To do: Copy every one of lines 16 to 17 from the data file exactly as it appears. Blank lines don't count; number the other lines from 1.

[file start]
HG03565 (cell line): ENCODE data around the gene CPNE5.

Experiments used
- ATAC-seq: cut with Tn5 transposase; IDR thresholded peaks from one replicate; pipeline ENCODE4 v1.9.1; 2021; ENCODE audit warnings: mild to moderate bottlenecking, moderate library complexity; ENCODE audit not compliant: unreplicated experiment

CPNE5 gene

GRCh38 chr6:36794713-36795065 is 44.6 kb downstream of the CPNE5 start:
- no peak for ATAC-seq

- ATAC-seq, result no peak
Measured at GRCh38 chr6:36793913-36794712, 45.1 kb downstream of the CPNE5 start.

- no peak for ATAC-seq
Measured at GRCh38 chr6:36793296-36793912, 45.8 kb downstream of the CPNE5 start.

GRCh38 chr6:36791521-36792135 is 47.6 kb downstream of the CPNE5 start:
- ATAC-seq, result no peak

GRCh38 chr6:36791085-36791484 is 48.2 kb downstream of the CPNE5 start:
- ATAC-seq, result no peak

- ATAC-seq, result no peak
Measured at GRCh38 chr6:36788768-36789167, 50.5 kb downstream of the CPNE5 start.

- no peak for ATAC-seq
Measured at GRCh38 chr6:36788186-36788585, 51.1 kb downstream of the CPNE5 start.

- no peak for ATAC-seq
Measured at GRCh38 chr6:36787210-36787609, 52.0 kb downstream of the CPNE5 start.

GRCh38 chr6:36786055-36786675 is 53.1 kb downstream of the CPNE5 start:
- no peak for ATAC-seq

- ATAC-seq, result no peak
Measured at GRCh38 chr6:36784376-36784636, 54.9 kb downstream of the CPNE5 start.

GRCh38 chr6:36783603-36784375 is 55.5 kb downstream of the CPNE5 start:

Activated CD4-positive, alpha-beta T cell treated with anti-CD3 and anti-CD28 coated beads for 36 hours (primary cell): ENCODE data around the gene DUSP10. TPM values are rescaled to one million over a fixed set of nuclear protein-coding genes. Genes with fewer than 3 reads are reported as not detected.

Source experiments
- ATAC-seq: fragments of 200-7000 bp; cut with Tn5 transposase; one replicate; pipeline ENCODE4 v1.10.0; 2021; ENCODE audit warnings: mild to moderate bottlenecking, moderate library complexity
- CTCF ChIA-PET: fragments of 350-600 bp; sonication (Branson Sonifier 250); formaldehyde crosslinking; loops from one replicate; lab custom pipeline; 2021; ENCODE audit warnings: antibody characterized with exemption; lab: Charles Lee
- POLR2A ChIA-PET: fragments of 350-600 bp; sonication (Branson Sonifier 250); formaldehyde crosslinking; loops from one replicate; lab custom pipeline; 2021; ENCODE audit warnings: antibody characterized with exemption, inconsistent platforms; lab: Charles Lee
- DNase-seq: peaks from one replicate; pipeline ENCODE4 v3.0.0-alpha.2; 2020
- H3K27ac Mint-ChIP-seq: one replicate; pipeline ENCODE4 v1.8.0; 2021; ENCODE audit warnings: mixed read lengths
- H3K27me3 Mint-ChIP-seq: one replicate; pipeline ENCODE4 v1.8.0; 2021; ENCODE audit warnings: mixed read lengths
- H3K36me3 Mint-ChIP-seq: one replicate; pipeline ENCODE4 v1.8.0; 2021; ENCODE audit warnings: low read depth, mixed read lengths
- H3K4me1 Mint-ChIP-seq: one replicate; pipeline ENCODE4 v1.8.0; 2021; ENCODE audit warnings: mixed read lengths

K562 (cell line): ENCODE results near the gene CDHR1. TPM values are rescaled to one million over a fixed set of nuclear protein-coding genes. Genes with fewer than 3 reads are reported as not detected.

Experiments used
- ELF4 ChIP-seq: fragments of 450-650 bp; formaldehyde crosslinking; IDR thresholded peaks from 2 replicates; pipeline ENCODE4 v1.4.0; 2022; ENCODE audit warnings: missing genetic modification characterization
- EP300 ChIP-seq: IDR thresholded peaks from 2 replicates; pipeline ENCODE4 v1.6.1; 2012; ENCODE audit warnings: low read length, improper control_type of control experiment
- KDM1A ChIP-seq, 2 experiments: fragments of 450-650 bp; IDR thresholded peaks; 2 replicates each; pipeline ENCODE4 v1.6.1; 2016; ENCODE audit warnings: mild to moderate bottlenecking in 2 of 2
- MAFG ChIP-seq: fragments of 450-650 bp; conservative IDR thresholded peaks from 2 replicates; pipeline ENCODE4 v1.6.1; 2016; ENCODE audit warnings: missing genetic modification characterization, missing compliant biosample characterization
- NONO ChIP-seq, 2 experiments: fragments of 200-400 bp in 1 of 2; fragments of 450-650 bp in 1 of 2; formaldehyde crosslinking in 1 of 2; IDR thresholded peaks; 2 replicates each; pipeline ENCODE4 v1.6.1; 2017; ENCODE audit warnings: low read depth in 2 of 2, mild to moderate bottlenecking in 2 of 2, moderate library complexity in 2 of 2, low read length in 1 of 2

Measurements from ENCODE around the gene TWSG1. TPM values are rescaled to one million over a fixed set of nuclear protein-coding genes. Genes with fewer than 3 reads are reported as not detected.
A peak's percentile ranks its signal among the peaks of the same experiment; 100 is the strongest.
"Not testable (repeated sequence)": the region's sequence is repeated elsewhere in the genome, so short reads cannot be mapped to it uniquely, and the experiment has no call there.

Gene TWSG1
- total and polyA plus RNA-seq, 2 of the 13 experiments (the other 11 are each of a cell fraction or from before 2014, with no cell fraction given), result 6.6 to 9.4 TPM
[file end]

Measured at GRCh38 chr6:36788768-36789167, 50.5 kb downstream of the CPNE5 start.

- no peak for ATAC-seq